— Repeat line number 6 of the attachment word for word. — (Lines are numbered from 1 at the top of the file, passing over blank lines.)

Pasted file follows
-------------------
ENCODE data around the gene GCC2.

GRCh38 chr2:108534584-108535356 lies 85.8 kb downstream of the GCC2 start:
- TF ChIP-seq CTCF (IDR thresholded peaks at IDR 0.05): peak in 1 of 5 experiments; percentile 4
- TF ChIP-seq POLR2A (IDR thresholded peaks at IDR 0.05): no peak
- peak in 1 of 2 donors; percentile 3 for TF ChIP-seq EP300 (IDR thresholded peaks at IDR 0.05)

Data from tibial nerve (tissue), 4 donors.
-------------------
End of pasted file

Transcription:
Data from tibial nerve (tissue), 4 donors.